After having discussed till here, can you identify when your pronoun could be an object of a preposition or verb? That’s simple: Try replacing who or whom with the subjective-case pronouns she, he, or they. Next, try using her, him, or them instead of the objective-case pronouns. To illustrate the examples given below, keep in mind that you could have to temporarily alter the syntax while you validate it.

Example 1: Who/ whom ate my pizza?

Try “she” and “her” instead: (i) She ate my pizza and (ii) Her ate my pizza. Obviously, "her" does not seem good considering the pronoun is the sentence's subject, but the subjective she does. This results in:

Correct Sentence: Who ate my pizza?

Incorrect Sentence: Whom ate my pizza?

Example 2: Who/ whom should I talk to about labelling food in the refrigerator?

It is important to note that this sentence is interrogative, which means it is a question, and that the subject, I, appears in the middle rather than at the start if we try to substitute "they" and "them" here. It will be simpler to determine whether the pronoun case appears more logical if you make it a declarative expression by shifting the focus to the start and converting it from a question to a statement i.e., I should talk to they or I should talk to them. The expression that you require is the objective one: whom. Further, the objective them sounds appropriate.

Correct Sentence: Whom should I first talk about my successful business strategy?

Incorrect Sentence: Who should I talk to about my successful business strategy?

In the end, questioning is also a good way to determine the right time to use sentences with who as well as whom in a sentence. In writing as opposed to speaking, the difference between who vs whom is typically more significant. Even native speakers typically overlook if you accidentally use the incorrect one when speaking. If you are taking the IELTS exam, you should make an effort to understand who meaning as well as whom meaning, and it is wise to be knowledgeable of the relevant grammatical principles.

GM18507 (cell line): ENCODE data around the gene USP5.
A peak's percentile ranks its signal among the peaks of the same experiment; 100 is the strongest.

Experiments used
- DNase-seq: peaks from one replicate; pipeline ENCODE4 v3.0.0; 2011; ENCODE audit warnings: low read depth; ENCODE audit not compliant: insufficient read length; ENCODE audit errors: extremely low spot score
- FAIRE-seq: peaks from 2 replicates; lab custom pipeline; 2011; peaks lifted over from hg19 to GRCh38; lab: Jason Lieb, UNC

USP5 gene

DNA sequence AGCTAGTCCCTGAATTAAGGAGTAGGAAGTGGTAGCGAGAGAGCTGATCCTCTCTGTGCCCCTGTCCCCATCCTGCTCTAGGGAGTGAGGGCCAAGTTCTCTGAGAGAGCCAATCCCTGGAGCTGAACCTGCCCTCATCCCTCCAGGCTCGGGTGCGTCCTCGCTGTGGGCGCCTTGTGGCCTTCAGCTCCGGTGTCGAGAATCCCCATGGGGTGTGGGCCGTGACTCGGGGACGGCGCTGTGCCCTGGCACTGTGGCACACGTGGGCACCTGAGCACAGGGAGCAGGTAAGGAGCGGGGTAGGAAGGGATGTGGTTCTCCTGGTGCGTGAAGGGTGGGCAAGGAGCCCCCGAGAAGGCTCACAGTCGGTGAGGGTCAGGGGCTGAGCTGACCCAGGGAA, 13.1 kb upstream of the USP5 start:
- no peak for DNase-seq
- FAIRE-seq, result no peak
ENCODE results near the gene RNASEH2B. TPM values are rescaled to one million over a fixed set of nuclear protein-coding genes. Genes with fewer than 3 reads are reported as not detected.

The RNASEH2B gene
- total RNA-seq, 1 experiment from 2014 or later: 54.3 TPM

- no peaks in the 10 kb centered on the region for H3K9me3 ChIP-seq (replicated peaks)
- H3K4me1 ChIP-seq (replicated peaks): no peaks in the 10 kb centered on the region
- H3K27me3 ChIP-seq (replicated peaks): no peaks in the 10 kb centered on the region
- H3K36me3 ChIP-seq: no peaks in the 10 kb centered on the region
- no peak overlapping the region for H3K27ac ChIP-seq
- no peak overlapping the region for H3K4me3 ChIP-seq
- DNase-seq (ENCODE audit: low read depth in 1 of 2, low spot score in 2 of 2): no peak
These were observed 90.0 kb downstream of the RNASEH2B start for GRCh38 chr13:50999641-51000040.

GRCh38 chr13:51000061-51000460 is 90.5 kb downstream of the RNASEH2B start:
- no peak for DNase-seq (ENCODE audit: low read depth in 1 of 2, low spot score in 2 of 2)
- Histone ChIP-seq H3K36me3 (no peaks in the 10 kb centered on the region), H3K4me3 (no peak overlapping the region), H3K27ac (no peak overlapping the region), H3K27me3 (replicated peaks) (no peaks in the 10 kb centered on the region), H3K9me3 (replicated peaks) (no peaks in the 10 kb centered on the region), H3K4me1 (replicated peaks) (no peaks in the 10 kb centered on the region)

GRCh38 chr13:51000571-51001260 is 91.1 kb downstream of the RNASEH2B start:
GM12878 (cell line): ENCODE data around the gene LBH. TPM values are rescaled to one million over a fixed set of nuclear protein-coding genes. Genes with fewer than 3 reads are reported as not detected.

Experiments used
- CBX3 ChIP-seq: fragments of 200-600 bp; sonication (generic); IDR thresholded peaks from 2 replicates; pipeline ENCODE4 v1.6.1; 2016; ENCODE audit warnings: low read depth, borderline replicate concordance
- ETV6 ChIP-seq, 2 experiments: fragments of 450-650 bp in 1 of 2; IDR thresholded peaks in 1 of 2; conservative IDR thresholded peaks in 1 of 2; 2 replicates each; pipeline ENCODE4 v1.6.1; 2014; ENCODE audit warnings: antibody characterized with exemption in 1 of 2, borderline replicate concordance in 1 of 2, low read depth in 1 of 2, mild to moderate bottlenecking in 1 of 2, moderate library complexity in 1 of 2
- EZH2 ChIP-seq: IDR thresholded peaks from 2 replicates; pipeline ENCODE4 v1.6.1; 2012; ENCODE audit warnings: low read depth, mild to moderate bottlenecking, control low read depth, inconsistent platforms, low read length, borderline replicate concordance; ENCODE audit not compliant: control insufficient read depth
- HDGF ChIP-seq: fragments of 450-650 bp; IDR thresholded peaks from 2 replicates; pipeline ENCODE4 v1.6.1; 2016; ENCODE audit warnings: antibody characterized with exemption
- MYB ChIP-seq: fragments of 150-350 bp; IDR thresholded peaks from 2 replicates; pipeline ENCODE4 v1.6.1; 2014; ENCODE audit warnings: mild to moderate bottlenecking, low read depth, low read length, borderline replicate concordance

Wishing to achieve a decent IELTS score but unsure of which universities abroad require a high band? Or, do wish to explore a list of institutions that accept IELTS scores? To know more, write to us at

Explore IELTS-Accepting Universities Across the World! 

You can share this post!

Admission Open 2024

Related Articles

Aug 18, 2023 04:28 PM IST

How to Apply for Masters in USA?

Aug 03, 2023 01:18 PM IST

Documents Required for TOEFL

Our Study Abroad Offerings

Popular Universities to StudyAbroad

Planning to study abroad?

Interested in Studying Overseas?

Connect with us and kickstart your learning journey for a rewarding experience!

By proceeding ahead you expressly agree to the CollegeDekhoAbroad Terms of Use & Privacy Policy.